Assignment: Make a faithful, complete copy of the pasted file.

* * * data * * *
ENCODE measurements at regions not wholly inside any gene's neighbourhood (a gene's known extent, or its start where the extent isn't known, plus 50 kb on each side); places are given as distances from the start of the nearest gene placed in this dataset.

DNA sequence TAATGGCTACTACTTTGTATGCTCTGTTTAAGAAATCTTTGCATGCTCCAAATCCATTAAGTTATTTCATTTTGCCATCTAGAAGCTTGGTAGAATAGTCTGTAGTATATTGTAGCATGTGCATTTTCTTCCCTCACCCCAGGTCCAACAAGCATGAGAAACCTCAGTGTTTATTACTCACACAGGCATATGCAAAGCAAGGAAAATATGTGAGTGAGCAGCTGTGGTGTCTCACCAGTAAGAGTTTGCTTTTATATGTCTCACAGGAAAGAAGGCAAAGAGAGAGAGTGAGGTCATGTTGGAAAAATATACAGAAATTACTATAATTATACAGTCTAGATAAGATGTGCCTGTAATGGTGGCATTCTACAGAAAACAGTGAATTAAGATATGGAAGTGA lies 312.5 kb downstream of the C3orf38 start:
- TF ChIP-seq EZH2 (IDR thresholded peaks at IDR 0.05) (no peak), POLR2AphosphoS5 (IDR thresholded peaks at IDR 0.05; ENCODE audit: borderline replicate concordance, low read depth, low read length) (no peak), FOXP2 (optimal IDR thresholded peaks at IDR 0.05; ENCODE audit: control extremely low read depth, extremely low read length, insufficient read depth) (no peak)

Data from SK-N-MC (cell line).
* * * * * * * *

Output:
ENCODE measurements at regions not wholly inside any gene's neighbourhood (a gene's known extent, or its start where the extent isn't known, plus 50 kb on each side); places are given as distances from the start of the nearest gene placed in this dataset.

DNA sequence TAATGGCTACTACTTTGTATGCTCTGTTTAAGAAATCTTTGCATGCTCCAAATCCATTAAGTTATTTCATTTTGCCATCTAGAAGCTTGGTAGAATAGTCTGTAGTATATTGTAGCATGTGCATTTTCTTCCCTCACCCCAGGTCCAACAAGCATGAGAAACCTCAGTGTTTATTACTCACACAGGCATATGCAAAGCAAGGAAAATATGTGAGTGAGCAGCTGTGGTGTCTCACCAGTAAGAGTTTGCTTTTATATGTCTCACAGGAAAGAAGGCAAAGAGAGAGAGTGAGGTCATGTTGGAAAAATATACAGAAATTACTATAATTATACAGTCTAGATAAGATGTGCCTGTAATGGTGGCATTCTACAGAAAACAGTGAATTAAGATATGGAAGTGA lies 312.5 kb downstream of the C3orf38 start:
- TF ChIP-seq EZH2 (IDR thresholded peaks at IDR 0.05) (no peak), POLR2AphosphoS5 (IDR thresholded peaks at IDR 0.05; ENCODE audit: borderline replicate concordance, low read depth, low read length) (no peak), FOXP2 (optimal IDR thresholded peaks at IDR 0.05; ENCODE audit: control extremely low read depth, extremely low read length, insufficient read depth) (no peak)

Data from SK-N-MC (cell line).